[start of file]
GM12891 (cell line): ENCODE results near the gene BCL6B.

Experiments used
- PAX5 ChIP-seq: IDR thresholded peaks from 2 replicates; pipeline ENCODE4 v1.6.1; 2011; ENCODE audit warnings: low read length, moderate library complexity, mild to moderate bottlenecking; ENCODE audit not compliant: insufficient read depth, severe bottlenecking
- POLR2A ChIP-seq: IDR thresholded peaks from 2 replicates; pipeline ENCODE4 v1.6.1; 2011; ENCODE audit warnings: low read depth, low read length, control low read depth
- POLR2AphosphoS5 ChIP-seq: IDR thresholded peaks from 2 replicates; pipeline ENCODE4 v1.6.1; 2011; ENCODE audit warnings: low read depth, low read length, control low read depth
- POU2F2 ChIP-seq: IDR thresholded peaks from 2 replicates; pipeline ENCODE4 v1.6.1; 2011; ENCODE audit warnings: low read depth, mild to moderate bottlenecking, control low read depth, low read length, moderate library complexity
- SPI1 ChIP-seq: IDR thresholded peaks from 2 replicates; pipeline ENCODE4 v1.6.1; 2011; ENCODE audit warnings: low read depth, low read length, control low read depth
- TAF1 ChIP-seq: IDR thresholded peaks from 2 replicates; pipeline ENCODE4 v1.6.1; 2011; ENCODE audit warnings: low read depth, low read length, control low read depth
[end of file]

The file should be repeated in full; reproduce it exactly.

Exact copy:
GM12891 (cell line): ENCODE results near the gene BCL6B.

Experiments used
- PAX5 ChIP-seq: IDR thresholded peaks from 2 replicates; pipeline ENCODE4 v1.6.1; 2011; ENCODE audit warnings: low read length, moderate library complexity, mild to moderate bottlenecking; ENCODE audit not compliant: insufficient read depth, severe bottlenecking
- POLR2A ChIP-seq: IDR thresholded peaks from 2 replicates; pipeline ENCODE4 v1.6.1; 2011; ENCODE audit warnings: low read depth, low read length, control low read depth
- POLR2AphosphoS5 ChIP-seq: IDR thresholded peaks from 2 replicates; pipeline ENCODE4 v1.6.1; 2011; ENCODE audit warnings: low read depth, low read length, control low read depth
- POU2F2 ChIP-seq: IDR thresholded peaks from 2 replicates; pipeline ENCODE4 v1.6.1; 2011; ENCODE audit warnings: low read depth, mild to moderate bottlenecking, control low read depth, low read length, moderate library complexity
- SPI1 ChIP-seq: IDR thresholded peaks from 2 replicates; pipeline ENCODE4 v1.6.1; 2011; ENCODE audit warnings: low read depth, low read length, control low read depth
- TAF1 ChIP-seq: IDR thresholded peaks from 2 replicates; pipeline ENCODE4 v1.6.1; 2011; ENCODE audit warnings: low read depth, low read length, control low read depth